The Importance of Electrifying Municipal Vehicles
City Cleanup Can Begin on Wheels
Electrifying police cars, street sweepers, refuse trucks and other municipal vehicles does more than just help the environment—it also saves money and makes urban areas a safer, more peaceful place to live. Here are the main reasons cities are switching to EVs.
Improving Air Quality
Air pollution has been linked to numerous health conditions that lead to increased medical costs. A report from the Arizona Public Interest Research Group (PIRG) found that switching to electric fleets could save $14 million in pollution-related expenses over the lifetime of the municipal vehicles—and that’s just in Arizona.
The increase in air quality would save money and improve people’s health. Electric vehicles with the greatest public health benefits include school buses and other forms of public transport since people usually breathe in exhaust fumes from conventionally powered vehicles while waiting to board.
Additionally, vehicle pollution is one of the largest contributors to climate change. Electric vehicles produce no emissions and don’t rely on fossil fuels extracted from the ground. That makes them much better for the environment than traditional internal combustion engine (ICE) vehicles.
Reducing Noise Pollution
Waste management vehicles like street sweepers and garbage trucks improve public health and the environment but aren’t known for being quiet. However, their electric counterparts are near silent, eliminating the harsh, grating engine noise as they idle near dumpsters or remove debris from city streets.
Converting to an all-electric fleet of municipal vehicles vastly reduces noise levels within city limits. That makes it easier to work and sleep in a busy urban area.
Saving on Fuel Expenses
EVs have a higher upfront cost than ICE vehicles, but thanks to Section 45W of the Inflation Reduction Act’s Internal Revenue Code, buyers can qualify for tax credits on vehicles placed in service within the next 10 years. The incentive offsets up to $7,500 for vehicles weighing less than 14,000 pounds and up to $40,000 for those above that weight.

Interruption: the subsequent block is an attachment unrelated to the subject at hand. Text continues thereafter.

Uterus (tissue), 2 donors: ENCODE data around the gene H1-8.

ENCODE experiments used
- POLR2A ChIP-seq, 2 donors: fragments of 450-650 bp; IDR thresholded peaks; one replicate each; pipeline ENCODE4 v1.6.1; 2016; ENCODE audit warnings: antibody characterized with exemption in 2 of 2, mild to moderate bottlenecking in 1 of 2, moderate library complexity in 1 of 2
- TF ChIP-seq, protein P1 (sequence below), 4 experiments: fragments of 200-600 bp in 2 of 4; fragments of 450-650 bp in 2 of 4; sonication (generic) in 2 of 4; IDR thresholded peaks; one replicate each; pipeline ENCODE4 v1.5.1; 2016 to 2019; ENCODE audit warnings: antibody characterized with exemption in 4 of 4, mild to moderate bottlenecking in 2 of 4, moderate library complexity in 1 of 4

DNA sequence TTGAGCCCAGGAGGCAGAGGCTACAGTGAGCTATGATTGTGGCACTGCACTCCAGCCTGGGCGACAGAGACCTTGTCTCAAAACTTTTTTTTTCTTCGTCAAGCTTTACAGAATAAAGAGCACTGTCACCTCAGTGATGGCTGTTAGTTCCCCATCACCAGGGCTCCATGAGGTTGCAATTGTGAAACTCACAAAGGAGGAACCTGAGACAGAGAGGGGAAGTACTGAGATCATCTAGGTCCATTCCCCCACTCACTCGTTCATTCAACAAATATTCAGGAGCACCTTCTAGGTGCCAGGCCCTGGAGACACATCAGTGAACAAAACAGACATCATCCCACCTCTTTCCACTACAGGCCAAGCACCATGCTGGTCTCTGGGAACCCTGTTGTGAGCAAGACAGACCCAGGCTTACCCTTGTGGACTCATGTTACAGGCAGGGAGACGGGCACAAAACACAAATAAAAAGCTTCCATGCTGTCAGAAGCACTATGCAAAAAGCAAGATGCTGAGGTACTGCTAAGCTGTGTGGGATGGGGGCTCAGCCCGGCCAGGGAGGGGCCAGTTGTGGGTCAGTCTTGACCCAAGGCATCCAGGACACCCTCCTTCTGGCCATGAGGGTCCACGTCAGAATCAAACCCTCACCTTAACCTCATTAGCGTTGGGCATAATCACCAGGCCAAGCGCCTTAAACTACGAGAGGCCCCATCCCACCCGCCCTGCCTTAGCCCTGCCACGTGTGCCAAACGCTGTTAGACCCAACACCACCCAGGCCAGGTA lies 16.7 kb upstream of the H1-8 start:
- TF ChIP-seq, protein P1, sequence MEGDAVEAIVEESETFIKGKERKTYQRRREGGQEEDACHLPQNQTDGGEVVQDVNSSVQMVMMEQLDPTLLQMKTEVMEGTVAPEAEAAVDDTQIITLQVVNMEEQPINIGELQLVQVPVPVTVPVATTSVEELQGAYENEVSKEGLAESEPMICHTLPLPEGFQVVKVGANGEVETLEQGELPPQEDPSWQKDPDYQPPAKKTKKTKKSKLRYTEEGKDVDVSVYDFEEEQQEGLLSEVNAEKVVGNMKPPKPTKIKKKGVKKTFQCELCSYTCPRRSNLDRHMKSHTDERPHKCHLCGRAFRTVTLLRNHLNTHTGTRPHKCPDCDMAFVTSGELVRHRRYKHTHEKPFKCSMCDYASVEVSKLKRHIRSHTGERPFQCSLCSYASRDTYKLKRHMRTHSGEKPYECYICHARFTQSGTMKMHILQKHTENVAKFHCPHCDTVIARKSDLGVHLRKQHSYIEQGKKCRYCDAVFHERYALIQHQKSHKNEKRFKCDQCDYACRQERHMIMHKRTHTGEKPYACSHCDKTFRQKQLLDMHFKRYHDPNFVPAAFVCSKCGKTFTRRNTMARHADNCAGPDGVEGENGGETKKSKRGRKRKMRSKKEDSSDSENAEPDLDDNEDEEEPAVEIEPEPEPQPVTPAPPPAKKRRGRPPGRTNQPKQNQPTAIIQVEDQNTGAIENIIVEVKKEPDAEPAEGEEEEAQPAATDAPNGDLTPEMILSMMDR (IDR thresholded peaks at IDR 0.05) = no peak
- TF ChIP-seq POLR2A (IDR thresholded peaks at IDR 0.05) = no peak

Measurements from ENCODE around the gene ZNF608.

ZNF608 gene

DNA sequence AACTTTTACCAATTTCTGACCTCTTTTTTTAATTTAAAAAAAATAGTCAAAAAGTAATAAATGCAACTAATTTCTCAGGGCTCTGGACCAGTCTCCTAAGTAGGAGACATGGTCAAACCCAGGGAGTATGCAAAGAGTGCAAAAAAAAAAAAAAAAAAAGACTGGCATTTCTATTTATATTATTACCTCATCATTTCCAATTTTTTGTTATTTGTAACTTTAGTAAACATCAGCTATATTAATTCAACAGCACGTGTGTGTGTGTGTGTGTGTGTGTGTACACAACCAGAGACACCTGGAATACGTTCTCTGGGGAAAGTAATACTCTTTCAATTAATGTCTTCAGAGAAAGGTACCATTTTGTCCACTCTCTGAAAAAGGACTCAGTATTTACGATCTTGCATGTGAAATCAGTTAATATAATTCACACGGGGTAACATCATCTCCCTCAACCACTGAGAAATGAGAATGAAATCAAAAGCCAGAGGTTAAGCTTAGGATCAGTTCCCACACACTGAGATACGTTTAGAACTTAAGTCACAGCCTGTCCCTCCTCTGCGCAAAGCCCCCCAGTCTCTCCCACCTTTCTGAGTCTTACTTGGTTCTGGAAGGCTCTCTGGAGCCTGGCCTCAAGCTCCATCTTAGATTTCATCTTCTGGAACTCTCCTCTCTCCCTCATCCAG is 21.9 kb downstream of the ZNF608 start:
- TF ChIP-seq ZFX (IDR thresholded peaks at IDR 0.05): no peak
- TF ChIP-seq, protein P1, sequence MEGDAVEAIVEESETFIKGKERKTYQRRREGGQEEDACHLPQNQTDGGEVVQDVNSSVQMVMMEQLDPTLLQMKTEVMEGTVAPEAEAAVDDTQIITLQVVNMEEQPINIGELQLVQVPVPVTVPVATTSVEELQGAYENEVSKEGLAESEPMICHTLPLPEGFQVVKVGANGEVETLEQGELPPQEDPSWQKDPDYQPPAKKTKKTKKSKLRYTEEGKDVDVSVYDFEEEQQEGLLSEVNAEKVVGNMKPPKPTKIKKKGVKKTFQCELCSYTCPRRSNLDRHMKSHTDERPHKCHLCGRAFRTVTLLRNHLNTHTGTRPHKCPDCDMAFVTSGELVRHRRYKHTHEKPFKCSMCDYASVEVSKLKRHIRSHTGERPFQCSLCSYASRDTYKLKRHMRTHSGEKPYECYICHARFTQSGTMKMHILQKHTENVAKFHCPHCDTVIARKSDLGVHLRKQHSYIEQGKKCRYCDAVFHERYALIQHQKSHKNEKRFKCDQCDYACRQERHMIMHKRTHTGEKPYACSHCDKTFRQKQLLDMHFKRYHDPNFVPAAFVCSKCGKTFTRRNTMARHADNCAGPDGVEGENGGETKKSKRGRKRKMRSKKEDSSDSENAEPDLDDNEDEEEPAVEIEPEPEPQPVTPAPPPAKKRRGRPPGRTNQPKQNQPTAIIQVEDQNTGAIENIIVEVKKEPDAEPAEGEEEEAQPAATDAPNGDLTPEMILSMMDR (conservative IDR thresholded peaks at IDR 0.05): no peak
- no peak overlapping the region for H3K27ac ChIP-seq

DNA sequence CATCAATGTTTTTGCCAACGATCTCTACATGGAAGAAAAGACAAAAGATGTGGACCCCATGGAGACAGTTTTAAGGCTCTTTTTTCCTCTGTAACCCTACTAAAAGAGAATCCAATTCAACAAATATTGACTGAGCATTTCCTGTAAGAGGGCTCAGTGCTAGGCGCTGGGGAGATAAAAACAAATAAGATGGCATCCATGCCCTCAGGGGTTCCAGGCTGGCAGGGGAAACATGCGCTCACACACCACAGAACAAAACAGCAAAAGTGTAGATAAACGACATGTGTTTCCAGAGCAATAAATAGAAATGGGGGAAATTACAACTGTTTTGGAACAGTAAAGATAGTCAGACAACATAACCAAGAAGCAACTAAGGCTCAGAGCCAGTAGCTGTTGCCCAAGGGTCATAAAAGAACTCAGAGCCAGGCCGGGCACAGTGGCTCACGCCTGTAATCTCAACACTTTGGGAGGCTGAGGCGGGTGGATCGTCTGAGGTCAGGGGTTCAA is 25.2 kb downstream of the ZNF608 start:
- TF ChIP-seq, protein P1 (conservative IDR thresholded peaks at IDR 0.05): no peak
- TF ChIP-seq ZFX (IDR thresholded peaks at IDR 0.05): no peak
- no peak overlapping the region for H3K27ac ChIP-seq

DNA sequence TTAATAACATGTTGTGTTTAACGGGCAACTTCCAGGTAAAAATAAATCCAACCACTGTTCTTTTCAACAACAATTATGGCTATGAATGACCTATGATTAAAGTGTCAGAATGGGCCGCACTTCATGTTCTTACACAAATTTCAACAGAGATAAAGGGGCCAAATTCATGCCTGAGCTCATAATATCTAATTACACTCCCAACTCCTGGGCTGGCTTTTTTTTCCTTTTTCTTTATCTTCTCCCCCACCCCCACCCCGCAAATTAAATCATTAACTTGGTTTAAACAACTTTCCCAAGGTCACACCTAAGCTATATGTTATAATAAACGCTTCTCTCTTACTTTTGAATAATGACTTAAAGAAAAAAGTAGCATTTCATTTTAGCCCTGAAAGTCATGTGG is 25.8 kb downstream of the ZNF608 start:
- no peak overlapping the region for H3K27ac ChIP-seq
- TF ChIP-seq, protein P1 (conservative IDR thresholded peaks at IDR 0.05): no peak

With those tax credits, electric municipal vehicles make sense in terms of saving money. Fuel prices remain steep. Cities that use EVs could direct the money they save on gas costs to after-school programs, food banks or better infrastructure.
Boosting Energy Security
Relying less on foreign oil and gas gives cities more control over their expenditures. Rather than contributing to overseas markets, generating power at home lets people reinvest in their local economy. It also means that even if fuel prices fluctuate, the cost of powering municipal vehicles can stay roughly constant.
EVs even improve energy security. School buses are usually idle in the summer and during the school day and can be repurposed as mobile power banks during electricity outages. Their batteries can serve as backup generators for hospitals, schools and businesses in a blackout.
The Road to an Electric Future
People often fail to mention countless municipal vehicles patrolling city streets and train tracks in the EV discussion. Snow plows, trains, buses and more can all be electrified, leading to cleaner cities and lower fuel expenditures.
Many cities are already upgrading their fleets. Someday, the harsh sound of a garbage truck will be a thing of the past, and so will the emissions that come with it.